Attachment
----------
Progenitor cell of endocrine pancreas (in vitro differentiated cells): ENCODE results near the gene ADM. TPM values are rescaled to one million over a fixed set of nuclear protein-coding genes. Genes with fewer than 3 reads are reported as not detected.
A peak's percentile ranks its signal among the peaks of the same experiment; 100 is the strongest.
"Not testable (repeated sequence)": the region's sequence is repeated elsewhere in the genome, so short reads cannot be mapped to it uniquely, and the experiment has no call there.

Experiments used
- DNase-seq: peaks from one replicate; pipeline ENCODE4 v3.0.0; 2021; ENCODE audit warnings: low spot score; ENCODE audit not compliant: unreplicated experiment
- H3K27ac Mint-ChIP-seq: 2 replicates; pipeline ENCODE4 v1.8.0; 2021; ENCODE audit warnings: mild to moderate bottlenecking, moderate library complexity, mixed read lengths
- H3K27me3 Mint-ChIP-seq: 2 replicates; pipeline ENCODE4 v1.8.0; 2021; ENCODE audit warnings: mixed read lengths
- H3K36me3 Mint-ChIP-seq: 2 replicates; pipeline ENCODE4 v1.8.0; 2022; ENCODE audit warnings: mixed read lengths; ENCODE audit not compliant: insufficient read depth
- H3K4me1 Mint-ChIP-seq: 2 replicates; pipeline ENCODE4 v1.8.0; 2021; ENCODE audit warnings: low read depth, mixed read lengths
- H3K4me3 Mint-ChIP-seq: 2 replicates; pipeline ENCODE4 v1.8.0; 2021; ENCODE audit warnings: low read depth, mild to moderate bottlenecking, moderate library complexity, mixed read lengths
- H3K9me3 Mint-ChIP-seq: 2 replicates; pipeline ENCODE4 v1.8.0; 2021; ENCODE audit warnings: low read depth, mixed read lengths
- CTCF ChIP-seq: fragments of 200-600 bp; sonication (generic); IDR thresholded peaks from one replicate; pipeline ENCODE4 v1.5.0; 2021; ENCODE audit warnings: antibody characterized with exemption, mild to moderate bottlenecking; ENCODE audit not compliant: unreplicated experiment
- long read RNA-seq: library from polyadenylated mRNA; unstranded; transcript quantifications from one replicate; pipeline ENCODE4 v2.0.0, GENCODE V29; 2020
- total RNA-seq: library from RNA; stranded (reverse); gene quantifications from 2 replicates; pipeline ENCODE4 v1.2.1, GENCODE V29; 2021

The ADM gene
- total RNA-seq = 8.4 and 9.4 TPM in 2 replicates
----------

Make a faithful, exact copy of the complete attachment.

Progenitor cell of endocrine pancreas (in vitro differentiated cells): ENCODE results near the gene ADM. TPM values are rescaled to one million over a fixed set of nuclear protein-coding genes. Genes with fewer than 3 reads are reported as not detected.
A peak's percentile ranks its signal among the peaks of the same experiment; 100 is the strongest.
"Not testable (repeated sequence)": the region's sequence is repeated elsewhere in the genome, so short reads cannot be mapped to it uniquely, and the experiment has no call there.

Experiments used
- DNase-seq: peaks from one replicate; pipeline ENCODE4 v3.0.0; 2021; ENCODE audit warnings: low spot score; ENCODE audit not compliant: unreplicated experiment
- H3K27ac Mint-ChIP-seq: 2 replicates; pipeline ENCODE4 v1.8.0; 2021; ENCODE audit warnings: mild to moderate bottlenecking, moderate library complexity, mixed read lengths
- H3K27me3 Mint-ChIP-seq: 2 replicates; pipeline ENCODE4 v1.8.0; 2021; ENCODE audit warnings: mixed read lengths
- H3K36me3 Mint-ChIP-seq: 2 replicates; pipeline ENCODE4 v1.8.0; 2022; ENCODE audit warnings: mixed read lengths; ENCODE audit not compliant: insufficient read depth
- H3K4me1 Mint-ChIP-seq: 2 replicates; pipeline ENCODE4 v1.8.0; 2021; ENCODE audit warnings: low read depth, mixed read lengths
- H3K4me3 Mint-ChIP-seq: 2 replicates; pipeline ENCODE4 v1.8.0; 2021; ENCODE audit warnings: low read depth, mild to moderate bottlenecking, moderate library complexity, mixed read lengths
- H3K9me3 Mint-ChIP-seq: 2 replicates; pipeline ENCODE4 v1.8.0; 2021; ENCODE audit warnings: low read depth, mixed read lengths
- CTCF ChIP-seq: fragments of 200-600 bp; sonication (generic); IDR thresholded peaks from one replicate; pipeline ENCODE4 v1.5.0; 2021; ENCODE audit warnings: antibody characterized with exemption, mild to moderate bottlenecking; ENCODE audit not compliant: unreplicated experiment
- long read RNA-seq: library from polyadenylated mRNA; unstranded; transcript quantifications from one replicate; pipeline ENCODE4 v2.0.0, GENCODE V29; 2020
- total RNA-seq: library from RNA; stranded (reverse); gene quantifications from 2 replicates; pipeline ENCODE4 v1.2.1, GENCODE V29; 2021

The ADM gene
- total RNA-seq = 8.4 and 9.4 TPM in 2 replicates